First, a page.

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"The Lurking Fear" is a story by H. P. Lovecraft in the horror fiction genre. The narrator, hearing tales of a "lurking fear" upon Tempest Mountain in the Catskills, takes two men with him to investigate. They camp inside the deserted Martense mansion as a lightning storm approaches, and feeling strangely drowsy, they all fall asleep. The narrator wakes up to find both his companions missing, and in a flash of lightning sees a demonic shadow cast upon the fireplace chimney from a grotesque monsters like the other one. Continuing his investigation, the narrator teams up with Arthur Munroe, another journalist. The two find as much information as they can on the mansion and environs, until they find themselves trapped by yet another storm. Bunkered in a small cabin, they witness a bright flash of lightning. Arthur looks out the window to survey the damage. The narrator, curious as to why Arthur is still staring out the window, turns him to find his face chewed off. As the narrator digs open the grave of Jan Martense, he describes the history of the Martense family. Upon reaching the coffin, he continues to dig, and subsequently falls into a subterranean burrow. He crawls along, until he sees two eyes reflecting his torch-light in the darkness. Yet another lightning-strike causes the tunnel to cave in above the beast and the narrator has to dig his way to the surface. He spots a red glare in the distance that he learns was a cabin that the hillside squatters had set alight with one of the beasts inside. The narrator continues to search for more clues, until it occurs to him that peculiar mounds of earth lead out in lines from the mansion. He finds a burrow entrance in the basement as another storm approaches. Finding a hiding place, he watches as countless creatures crawl from the hole. The narrator then sees one of the weaker members of the grotesque mob get attacked and eaten by one of its compatriots. He shoots one of the creatures as it straggles behind the rest of the pack using a clap of thunder to disguise the muzzle blast, and upon closer inspection, notices the creature's heterochromia and realizes that the deformed, hair-covered creature is in fact a member of the Martense family, who after many years of isolation have degenerated into apelike creatures.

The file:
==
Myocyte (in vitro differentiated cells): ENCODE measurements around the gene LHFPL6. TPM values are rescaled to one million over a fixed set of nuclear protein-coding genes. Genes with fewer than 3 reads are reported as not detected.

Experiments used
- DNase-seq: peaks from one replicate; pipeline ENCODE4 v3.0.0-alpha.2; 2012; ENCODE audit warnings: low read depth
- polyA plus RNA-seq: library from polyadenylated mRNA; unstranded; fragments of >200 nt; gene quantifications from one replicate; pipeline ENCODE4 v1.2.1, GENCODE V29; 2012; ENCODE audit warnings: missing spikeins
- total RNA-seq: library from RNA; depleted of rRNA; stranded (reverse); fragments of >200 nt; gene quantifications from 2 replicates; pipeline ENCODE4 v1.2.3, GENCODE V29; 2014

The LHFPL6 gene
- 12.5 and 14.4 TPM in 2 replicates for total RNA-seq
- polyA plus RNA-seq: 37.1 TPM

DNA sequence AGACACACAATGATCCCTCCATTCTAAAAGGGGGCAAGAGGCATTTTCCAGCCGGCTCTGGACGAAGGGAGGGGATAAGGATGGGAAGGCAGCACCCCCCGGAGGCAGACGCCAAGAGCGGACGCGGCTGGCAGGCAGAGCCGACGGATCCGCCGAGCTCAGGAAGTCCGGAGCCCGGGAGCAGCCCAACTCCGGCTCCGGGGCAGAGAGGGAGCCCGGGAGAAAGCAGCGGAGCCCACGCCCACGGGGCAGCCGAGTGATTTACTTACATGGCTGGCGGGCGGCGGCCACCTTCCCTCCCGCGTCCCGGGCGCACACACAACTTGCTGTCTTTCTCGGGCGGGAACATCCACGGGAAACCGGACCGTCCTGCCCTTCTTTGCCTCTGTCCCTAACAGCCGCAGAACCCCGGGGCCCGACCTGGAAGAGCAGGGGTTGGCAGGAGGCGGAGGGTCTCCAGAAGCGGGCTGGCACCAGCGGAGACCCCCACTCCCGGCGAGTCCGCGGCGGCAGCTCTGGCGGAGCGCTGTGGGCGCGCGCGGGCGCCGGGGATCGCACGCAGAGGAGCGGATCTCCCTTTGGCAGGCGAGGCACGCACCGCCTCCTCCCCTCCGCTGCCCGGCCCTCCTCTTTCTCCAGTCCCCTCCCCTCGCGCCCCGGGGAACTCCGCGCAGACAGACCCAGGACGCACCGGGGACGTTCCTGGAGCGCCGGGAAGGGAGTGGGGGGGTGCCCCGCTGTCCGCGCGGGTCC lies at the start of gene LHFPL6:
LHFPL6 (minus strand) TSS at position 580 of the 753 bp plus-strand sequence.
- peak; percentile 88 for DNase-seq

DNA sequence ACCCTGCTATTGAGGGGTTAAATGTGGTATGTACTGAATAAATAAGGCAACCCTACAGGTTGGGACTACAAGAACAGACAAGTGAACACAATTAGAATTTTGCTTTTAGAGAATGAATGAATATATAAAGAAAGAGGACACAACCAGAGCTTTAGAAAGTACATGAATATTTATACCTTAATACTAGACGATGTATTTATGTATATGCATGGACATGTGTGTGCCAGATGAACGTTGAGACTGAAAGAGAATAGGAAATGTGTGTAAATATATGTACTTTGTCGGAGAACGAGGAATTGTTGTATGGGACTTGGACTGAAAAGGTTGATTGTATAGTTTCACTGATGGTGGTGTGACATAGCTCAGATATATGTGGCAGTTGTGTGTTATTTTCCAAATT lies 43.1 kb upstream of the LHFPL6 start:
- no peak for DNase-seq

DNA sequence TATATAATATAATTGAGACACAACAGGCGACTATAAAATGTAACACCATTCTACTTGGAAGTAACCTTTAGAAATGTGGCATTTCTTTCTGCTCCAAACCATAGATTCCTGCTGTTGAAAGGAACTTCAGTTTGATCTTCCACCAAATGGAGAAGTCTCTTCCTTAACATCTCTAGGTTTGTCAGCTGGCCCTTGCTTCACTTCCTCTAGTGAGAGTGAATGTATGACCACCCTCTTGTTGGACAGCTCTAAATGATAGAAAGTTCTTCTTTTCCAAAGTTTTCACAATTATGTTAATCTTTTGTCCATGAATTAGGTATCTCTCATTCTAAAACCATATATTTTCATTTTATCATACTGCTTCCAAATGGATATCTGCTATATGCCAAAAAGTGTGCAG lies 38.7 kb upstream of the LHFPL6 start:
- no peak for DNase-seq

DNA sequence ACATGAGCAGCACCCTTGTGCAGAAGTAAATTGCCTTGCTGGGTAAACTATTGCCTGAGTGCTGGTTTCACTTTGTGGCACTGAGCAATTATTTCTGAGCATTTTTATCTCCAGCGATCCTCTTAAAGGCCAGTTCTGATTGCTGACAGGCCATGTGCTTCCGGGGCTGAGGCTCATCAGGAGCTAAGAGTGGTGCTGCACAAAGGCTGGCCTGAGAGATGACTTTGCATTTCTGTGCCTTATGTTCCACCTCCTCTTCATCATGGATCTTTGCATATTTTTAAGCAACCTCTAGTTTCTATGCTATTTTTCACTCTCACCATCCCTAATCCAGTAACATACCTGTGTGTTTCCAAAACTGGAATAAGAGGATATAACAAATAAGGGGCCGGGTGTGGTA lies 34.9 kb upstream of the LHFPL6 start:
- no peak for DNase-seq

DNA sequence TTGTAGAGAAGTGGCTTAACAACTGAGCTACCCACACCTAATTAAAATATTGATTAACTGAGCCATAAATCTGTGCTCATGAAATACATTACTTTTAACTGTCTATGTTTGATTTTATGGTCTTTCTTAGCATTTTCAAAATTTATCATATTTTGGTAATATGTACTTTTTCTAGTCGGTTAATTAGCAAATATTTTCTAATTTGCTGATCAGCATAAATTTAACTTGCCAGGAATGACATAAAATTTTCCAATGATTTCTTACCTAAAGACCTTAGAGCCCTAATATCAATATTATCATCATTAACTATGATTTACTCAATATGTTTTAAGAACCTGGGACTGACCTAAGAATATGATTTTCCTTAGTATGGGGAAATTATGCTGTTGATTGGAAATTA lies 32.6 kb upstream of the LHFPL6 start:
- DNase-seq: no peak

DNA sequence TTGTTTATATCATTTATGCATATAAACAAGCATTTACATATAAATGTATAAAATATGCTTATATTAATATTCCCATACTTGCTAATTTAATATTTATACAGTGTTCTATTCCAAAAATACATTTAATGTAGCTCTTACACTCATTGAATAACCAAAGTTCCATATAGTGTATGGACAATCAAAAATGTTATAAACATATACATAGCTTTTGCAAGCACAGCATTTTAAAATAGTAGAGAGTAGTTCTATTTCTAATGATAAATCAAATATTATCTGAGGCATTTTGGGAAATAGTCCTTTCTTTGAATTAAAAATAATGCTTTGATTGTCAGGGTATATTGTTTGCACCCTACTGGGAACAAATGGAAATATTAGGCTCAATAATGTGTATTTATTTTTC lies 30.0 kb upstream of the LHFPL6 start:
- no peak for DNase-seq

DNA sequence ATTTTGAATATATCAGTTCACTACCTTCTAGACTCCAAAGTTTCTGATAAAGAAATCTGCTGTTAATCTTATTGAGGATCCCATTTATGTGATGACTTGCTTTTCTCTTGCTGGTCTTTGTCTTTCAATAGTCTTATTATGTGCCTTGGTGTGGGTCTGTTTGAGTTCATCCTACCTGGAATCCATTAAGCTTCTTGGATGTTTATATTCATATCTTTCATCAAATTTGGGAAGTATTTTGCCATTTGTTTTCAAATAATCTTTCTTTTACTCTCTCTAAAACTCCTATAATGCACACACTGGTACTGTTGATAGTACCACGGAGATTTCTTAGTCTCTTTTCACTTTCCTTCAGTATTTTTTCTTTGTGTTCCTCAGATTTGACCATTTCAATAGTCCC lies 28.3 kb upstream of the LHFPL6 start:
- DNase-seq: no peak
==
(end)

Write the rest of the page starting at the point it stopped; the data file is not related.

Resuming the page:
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By H. P. Lovecraft
There was thunder in the air on the night I went to the deserted mansion atop Tempest Mountain to find the lurking fear. I was not alone, for foolhardiness was not then mixed with that love of the grotesque and the terrible which has made my career a series of quests for strange horrors in literature and in life. With me were two faithful and muscular men for whom I had sent when the time came; men long associated with me in my ghastly explorations because of their peculiar fitness.
We had started quietly from the village because of the reporters who still lingered about after the eldritch panic of a month before - the nightmare creeping death. Later, I thought, they might aid me; but I did not want them then. Would to God I had let them share the search, that I might not have had to bear the secret alone so long; to bear it alone for fear the world would call me mad or go mad itself at the demon implications of the thing. Now that I am telling it anyway, lest the brooding make me a maniac, I wish I had never concealed it. For I, and I only, know what manner of fear lurked on that spectral and desolate mountain.